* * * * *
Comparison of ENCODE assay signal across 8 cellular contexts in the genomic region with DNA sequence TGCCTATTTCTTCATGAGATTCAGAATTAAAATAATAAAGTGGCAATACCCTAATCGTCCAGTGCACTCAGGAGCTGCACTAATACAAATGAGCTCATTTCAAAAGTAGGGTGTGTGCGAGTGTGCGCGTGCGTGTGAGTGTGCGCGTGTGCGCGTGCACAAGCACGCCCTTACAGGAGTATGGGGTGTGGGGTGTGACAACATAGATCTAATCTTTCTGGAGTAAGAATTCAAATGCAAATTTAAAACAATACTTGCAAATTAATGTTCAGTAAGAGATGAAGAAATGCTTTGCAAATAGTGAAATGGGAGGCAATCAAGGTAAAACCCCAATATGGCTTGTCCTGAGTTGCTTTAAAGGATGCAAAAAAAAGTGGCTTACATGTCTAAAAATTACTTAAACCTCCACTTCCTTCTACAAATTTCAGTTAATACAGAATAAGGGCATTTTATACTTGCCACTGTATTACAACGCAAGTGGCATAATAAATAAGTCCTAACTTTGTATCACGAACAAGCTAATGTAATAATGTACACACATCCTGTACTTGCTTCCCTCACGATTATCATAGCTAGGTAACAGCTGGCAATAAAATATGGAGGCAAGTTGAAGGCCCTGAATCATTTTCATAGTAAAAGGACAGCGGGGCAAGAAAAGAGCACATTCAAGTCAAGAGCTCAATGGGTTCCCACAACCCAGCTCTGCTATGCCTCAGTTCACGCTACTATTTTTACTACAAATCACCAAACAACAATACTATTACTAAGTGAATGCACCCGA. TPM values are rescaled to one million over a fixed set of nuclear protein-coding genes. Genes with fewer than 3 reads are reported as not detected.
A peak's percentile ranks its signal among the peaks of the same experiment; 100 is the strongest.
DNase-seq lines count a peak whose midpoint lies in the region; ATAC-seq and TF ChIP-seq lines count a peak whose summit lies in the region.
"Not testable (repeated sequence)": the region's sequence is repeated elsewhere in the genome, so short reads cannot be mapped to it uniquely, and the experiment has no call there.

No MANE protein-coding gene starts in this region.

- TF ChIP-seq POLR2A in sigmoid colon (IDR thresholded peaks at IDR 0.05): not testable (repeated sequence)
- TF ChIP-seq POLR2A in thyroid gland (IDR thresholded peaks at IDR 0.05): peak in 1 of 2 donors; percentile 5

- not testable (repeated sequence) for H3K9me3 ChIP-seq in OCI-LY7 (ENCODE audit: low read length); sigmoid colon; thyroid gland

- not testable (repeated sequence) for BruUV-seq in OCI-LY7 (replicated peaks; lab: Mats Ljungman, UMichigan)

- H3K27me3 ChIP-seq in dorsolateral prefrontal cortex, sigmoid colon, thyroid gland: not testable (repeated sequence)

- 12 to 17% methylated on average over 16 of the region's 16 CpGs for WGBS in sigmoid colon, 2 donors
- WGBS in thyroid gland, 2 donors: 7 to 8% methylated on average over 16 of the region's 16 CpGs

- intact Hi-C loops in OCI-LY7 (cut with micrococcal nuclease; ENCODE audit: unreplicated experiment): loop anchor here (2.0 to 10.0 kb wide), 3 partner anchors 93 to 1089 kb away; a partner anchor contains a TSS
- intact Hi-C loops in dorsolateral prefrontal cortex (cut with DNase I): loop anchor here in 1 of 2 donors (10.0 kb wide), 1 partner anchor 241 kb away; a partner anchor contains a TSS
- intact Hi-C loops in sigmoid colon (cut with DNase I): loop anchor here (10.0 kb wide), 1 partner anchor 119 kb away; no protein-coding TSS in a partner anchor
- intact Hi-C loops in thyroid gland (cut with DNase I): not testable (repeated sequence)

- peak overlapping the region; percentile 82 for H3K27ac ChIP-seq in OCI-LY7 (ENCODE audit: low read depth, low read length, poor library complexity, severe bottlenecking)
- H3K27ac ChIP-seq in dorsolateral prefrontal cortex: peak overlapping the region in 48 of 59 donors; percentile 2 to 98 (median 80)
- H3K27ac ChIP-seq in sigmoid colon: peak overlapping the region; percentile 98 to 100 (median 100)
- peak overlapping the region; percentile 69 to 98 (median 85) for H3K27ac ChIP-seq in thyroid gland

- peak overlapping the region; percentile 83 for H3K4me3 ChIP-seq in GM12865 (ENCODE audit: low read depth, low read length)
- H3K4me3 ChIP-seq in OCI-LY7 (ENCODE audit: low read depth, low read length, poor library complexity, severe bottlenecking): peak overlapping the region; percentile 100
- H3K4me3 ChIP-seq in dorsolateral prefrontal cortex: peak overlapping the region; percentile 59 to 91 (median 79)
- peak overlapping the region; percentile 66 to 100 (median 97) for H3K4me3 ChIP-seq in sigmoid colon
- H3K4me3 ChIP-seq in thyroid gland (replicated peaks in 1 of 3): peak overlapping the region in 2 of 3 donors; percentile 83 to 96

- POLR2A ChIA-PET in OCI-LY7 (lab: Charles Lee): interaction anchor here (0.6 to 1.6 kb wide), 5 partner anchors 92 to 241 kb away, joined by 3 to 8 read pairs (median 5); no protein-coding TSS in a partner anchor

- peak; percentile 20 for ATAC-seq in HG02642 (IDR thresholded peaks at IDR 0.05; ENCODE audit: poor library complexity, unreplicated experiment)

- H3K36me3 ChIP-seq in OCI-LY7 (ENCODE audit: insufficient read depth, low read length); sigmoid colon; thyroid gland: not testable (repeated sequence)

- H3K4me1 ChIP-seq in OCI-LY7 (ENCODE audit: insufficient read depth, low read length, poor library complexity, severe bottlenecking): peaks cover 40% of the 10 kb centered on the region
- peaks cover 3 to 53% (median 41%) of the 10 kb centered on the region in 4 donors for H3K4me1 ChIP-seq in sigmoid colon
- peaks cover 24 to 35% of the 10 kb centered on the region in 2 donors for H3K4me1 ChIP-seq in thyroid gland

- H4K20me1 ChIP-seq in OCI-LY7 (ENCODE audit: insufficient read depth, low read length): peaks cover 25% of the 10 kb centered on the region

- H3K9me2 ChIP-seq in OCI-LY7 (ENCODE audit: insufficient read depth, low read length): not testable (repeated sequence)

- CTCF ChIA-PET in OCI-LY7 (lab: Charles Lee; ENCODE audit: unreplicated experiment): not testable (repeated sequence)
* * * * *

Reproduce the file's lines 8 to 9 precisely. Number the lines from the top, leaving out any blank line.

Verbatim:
- not testable (repeated sequence) for H3K9me3 ChIP-seq in OCI-LY7 (ENCODE audit: low read length); sigmoid colon; thyroid gland

- not testable (repeated sequence) for BruUV-seq in OCI-LY7 (replicated peaks; lab: Mats Ljungman, UMichigan)